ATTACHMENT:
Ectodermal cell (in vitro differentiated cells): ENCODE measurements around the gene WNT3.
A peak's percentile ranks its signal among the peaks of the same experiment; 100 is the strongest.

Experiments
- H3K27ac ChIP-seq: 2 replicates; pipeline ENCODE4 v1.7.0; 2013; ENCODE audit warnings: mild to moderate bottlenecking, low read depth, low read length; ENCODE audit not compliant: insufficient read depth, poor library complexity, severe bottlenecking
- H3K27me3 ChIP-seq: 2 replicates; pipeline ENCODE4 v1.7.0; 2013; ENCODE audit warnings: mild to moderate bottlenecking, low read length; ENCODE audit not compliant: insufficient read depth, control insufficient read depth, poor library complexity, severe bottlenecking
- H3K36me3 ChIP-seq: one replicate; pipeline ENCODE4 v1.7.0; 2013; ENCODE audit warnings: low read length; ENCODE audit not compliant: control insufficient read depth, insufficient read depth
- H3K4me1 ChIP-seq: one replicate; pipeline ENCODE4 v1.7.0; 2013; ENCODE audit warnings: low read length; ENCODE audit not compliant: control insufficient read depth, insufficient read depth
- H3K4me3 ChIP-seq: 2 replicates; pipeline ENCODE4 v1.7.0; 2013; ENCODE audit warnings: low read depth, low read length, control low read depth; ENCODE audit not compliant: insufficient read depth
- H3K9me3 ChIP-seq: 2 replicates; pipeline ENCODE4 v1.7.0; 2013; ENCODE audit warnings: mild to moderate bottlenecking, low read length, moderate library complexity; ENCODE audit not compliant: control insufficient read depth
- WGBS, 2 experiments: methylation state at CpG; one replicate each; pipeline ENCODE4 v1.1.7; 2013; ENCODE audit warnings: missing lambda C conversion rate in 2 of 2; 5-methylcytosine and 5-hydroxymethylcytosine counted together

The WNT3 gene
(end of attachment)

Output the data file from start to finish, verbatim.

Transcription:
Ectodermal cell (in vitro differentiated cells): ENCODE measurements around the gene WNT3.
A peak's percentile ranks its signal among the peaks of the same experiment; 100 is the strongest.

Experiments
- H3K27ac ChIP-seq: 2 replicates; pipeline ENCODE4 v1.7.0; 2013; ENCODE audit warnings: mild to moderate bottlenecking, low read depth, low read length; ENCODE audit not compliant: insufficient read depth, poor library complexity, severe bottlenecking
- H3K27me3 ChIP-seq: 2 replicates; pipeline ENCODE4 v1.7.0; 2013; ENCODE audit warnings: mild to moderate bottlenecking, low read length; ENCODE audit not compliant: insufficient read depth, control insufficient read depth, poor library complexity, severe bottlenecking
- H3K36me3 ChIP-seq: one replicate; pipeline ENCODE4 v1.7.0; 2013; ENCODE audit warnings: low read length; ENCODE audit not compliant: control insufficient read depth, insufficient read depth
- H3K4me1 ChIP-seq: one replicate; pipeline ENCODE4 v1.7.0; 2013; ENCODE audit warnings: low read length; ENCODE audit not compliant: control insufficient read depth, insufficient read depth
- H3K4me3 ChIP-seq: 2 replicates; pipeline ENCODE4 v1.7.0; 2013; ENCODE audit warnings: low read depth, low read length, control low read depth; ENCODE audit not compliant: insufficient read depth
- H3K9me3 ChIP-seq: 2 replicates; pipeline ENCODE4 v1.7.0; 2013; ENCODE audit warnings: mild to moderate bottlenecking, low read length, moderate library complexity; ENCODE audit not compliant: control insufficient read depth
- WGBS, 2 experiments: methylation state at CpG; one replicate each; pipeline ENCODE4 v1.1.7; 2013; ENCODE audit warnings: missing lambda C conversion rate in 2 of 2; 5-methylcytosine and 5-hydroxymethylcytosine counted together

The WNT3 gene